I brought her home from the shelter on Tuesday, and she has hardly stopped purring since! It was kind of meant to be; I went looking for a smaller 8-week-old kitten, but the one I was looking at was taken. Curiously, while I was looking at the younger kitties, this slightly older black one in the next cage over was mewing at me. When they told me that the small gray guy I was holding had already been adopted, and was just awaiting pickup, I then went over to this little gal's cage to check her out...and she cautiously crept to my outstretched hand...then started enthusiastically loving on me! We totally bonded then, and I knew that I just had to have her...

...I've since named her Lily, and she's been following me around the house, only pausing her demands for petting and cuddling to eat, sleep, and explore. She's even been getting along great with our old-man kitty, Rowdy. We were worried he might feel that he was being 'replaced', but just this morning they were laying on the same chair, and he was grooming her!

Say it with me now: "AWWWWW!"

Friday, September 28, 2012

Friday Unrelated Information

1. Last night Mom, Frog, and I sang karaoke at Pipa's Asian Tapas Bar. If you haven't been to Pipa, you are really missing out. They've won the City Weekly "Best of Utah" award for best Asian fusion, and it is well deserved. From standards like BBQ pork and lettuce wraps, to exotic dishes with shark and eel, Pipa is hands-down the best 'chinese food' I have ever ingested. You're life is sorely lacking if you haven't experience the culinary masterstroke of their Snowball Shrimp. The new karaoke night, Thursdays from 7-10pm, is a lot of fun too. I tore up The Cars' "Just What I Needed," Mom nailed "I Will Survive," and Frog even stepped up to do an especially accurate rendition of Garth Brooks' "Friends in Low Places".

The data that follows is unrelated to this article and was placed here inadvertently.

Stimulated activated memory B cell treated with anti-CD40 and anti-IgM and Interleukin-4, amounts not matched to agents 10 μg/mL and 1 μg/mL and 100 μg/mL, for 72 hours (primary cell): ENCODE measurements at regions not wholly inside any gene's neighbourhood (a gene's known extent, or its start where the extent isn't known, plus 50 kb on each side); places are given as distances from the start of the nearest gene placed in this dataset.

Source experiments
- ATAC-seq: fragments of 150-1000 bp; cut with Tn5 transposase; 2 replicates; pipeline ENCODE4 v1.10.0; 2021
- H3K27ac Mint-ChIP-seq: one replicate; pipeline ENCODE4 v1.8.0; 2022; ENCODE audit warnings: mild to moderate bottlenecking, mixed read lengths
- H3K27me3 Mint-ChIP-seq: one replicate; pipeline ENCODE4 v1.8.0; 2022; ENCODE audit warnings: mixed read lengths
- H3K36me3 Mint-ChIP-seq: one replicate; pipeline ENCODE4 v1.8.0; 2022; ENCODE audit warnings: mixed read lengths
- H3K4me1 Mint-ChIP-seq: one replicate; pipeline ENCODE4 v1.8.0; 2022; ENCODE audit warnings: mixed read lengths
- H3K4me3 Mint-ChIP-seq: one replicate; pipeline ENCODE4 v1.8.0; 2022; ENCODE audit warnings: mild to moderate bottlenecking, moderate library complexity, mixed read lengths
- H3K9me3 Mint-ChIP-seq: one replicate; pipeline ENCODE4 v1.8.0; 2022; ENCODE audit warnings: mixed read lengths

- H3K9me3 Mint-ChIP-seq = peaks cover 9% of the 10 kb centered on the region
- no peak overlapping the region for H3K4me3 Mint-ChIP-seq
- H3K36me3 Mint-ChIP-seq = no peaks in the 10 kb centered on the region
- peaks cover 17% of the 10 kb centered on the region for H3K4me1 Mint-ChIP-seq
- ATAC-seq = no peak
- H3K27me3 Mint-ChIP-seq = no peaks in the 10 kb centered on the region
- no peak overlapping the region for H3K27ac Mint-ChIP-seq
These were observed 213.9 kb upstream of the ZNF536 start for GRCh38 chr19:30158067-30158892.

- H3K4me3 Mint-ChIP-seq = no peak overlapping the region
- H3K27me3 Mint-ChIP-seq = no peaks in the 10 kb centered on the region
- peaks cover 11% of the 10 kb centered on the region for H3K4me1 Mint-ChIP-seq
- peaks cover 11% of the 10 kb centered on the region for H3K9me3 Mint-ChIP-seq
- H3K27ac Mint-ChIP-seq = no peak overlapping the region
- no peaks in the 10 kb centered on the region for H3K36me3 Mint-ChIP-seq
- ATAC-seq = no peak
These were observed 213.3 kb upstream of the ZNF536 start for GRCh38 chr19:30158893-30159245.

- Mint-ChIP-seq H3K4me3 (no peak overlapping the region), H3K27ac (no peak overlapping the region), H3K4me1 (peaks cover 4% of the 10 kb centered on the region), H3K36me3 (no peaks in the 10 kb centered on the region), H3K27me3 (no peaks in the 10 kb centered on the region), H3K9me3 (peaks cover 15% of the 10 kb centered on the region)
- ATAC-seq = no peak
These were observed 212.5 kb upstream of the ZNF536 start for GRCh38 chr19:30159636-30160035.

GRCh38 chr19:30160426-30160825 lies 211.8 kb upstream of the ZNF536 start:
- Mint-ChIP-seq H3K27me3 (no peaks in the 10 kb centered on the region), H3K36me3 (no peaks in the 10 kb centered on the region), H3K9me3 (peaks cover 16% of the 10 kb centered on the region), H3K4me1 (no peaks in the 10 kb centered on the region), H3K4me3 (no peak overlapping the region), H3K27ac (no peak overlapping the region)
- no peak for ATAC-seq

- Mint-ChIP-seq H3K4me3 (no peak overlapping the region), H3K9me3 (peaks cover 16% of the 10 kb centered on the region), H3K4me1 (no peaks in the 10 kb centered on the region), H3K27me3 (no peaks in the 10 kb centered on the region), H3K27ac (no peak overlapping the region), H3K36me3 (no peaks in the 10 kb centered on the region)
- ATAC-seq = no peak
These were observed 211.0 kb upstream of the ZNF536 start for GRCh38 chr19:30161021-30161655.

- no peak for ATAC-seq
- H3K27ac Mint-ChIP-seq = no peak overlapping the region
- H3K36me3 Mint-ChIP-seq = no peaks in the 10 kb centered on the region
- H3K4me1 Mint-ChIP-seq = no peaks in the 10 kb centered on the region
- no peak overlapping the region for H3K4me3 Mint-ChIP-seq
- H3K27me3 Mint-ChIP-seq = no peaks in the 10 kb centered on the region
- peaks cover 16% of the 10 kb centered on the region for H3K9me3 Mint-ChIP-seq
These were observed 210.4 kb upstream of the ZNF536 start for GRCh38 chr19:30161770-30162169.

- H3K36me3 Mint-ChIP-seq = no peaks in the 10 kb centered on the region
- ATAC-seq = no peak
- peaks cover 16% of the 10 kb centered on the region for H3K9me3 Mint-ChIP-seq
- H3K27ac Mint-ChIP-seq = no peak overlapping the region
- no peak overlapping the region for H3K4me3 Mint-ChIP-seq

2. Tonight, Genre Zero is putting on a very special dinner show at Sun and Moon Cafe. What is it that is going to make this show special? We're going to break out all of our current material, and maybe even a few of the newer songs that we've been working out. Also between our two whole-band sets our bassist, the legendary Remodel Man, will be performing a solo acoustic set. Following that, I'll be dusting off a few of my most personal and poignant songs, before the band rejoins me to crank out our dazzling electric set.

3. Though I don't attend any more, that doesn't mean that you shouldn't stop by The Peoples' Market this Sunday, for their annual Animal Appreciation Day. This has been one of the most enjoyable days at the market in past years, featuring dogs and cats up for adoption, various animal advocacy groups, and the pets of vendors and customers alike. Perhaps if a certain someone has cooled off enough to no longer consider my mere presence an act of harassment (as the police advised it could be construed - hence my lack of participation in the market this summer), I might even stop by briefly, as I am looking to adopt a kitten...

Have a great weekend everybody!

Wednesday, September 26, 2012

War Story Wednesday: It's Not so Simple...